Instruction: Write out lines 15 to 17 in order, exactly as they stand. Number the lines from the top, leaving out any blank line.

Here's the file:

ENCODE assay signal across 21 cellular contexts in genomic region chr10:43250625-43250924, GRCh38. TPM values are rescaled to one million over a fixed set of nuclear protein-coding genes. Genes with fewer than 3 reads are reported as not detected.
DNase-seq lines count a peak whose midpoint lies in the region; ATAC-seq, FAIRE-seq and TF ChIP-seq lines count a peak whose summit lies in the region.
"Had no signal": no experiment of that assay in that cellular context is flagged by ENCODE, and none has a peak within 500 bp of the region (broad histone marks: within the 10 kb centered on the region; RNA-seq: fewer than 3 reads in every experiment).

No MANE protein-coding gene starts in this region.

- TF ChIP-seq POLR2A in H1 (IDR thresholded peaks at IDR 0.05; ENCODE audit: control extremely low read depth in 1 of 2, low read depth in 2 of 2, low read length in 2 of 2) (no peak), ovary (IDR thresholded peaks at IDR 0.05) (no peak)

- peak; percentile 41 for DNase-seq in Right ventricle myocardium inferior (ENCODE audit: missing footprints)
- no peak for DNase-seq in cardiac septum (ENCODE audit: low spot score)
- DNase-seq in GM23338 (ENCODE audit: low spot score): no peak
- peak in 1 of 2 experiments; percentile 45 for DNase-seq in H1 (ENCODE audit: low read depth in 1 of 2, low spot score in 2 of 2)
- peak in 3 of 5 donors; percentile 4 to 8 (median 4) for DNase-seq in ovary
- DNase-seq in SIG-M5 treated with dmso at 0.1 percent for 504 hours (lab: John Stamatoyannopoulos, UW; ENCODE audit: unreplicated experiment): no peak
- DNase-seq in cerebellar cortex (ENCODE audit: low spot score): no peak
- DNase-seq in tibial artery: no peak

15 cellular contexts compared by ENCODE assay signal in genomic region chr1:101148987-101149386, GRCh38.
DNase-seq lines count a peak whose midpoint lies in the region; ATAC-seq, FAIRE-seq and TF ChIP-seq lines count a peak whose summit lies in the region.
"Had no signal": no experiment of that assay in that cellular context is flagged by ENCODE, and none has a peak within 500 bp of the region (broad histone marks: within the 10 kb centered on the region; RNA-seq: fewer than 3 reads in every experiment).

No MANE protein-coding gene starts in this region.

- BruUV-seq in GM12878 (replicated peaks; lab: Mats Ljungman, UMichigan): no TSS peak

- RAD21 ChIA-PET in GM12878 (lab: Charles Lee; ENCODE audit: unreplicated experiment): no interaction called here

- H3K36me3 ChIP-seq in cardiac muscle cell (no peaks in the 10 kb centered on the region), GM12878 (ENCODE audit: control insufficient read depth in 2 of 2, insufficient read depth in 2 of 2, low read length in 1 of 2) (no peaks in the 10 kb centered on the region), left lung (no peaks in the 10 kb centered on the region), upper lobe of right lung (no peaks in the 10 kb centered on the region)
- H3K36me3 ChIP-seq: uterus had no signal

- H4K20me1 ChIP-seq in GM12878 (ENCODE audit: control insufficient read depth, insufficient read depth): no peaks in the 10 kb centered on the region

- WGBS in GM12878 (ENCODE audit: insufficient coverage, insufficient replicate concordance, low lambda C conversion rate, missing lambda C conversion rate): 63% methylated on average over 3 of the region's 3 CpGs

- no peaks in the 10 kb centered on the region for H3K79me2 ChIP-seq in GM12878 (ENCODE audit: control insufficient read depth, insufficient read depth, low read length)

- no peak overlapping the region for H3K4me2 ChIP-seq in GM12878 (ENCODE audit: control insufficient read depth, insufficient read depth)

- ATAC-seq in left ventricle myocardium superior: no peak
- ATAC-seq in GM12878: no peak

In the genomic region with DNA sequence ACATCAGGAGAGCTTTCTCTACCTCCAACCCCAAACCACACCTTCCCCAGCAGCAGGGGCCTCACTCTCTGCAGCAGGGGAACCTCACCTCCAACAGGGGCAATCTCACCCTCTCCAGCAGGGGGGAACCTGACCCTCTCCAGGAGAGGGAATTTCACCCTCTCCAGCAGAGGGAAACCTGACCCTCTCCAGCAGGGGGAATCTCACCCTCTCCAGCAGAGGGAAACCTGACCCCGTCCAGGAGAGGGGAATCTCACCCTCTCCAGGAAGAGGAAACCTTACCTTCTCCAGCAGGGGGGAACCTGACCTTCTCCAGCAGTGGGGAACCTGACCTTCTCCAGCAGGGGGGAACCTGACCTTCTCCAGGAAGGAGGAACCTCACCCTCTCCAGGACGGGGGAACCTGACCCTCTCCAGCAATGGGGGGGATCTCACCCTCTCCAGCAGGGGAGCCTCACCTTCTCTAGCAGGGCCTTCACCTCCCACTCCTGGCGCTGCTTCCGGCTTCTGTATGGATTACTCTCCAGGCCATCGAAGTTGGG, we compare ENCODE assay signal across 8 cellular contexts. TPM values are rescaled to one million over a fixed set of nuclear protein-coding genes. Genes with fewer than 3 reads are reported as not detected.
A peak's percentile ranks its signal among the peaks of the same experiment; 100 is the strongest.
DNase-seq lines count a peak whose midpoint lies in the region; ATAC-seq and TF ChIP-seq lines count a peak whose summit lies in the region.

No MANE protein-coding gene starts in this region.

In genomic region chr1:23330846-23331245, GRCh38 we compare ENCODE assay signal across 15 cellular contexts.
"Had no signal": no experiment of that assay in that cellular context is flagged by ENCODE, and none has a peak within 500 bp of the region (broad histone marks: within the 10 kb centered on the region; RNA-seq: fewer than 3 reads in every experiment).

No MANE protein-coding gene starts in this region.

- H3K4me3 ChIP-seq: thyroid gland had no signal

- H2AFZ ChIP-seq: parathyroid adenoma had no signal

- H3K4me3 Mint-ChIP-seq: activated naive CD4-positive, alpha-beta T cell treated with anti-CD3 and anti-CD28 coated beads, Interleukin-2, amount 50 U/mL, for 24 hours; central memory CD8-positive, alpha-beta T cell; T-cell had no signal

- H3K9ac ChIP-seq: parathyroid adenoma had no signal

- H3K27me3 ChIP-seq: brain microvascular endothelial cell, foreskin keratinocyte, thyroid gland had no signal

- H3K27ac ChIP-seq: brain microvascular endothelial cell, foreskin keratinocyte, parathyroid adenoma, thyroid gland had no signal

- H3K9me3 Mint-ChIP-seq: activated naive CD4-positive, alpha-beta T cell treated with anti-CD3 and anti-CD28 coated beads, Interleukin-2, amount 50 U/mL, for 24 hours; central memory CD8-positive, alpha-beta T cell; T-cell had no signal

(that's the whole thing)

DNase-seq lines count a peak whose midpoint lies in the region; ATAC-seq, FAIRE-seq and TF ChIP-seq lines count a peak whose summit lies in the region.
"Had no signal": no experiment of that assay in that cellular context is flagged by ENCODE, and none has a peak within 500 bp of the region (broad histone marks: within the 10 kb centered on the region; RNA-seq: fewer than 3 reads in every experiment).

No MANE protein-coding gene starts in this region.